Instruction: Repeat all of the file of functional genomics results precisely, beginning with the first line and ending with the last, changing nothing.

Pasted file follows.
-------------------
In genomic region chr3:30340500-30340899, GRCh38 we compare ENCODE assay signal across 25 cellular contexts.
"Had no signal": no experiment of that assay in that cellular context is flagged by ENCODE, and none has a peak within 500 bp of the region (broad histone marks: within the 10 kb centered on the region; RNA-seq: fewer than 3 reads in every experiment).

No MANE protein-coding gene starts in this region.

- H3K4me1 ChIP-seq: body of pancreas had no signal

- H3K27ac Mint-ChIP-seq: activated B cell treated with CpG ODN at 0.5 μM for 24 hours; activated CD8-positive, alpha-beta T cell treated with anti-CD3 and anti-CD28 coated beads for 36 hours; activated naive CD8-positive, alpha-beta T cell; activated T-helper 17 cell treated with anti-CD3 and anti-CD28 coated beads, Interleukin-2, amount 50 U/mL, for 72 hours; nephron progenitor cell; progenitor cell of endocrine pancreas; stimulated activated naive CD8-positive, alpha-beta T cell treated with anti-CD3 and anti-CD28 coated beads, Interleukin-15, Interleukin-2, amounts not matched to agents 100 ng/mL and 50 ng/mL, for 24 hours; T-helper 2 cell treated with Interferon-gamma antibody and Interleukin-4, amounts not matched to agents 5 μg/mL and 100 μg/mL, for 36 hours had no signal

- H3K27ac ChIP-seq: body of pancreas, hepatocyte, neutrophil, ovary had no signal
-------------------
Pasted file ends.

In genomic region chr3:30340500-30340899, GRCh38 we compare ENCODE assay signal across 25 cellular contexts.
"Had no signal": no experiment of that assay in that cellular context is flagged by ENCODE, and none has a peak within 500 bp of the region (broad histone marks: within the 10 kb centered on the region; RNA-seq: fewer than 3 reads in every experiment).

No MANE protein-coding gene starts in this region.

- H3K4me1 ChIP-seq: body of pancreas had no signal

- H3K27ac Mint-ChIP-seq: activated B cell treated with CpG ODN at 0.5 μM for 24 hours; activated CD8-positive, alpha-beta T cell treated with anti-CD3 and anti-CD28 coated beads for 36 hours; activated naive CD8-positive, alpha-beta T cell; activated T-helper 17 cell treated with anti-CD3 and anti-CD28 coated beads, Interleukin-2, amount 50 U/mL, for 72 hours; nephron progenitor cell; progenitor cell of endocrine pancreas; stimulated activated naive CD8-positive, alpha-beta T cell treated with anti-CD3 and anti-CD28 coated beads, Interleukin-15, Interleukin-2, amounts not matched to agents 100 ng/mL and 50 ng/mL, for 24 hours; T-helper 2 cell treated with Interferon-gamma antibody and Interleukin-4, amounts not matched to agents 5 μg/mL and 100 μg/mL, for 36 hours had no signal

- H3K27ac ChIP-seq: body of pancreas, hepatocyte, neutrophil, ovary had no signal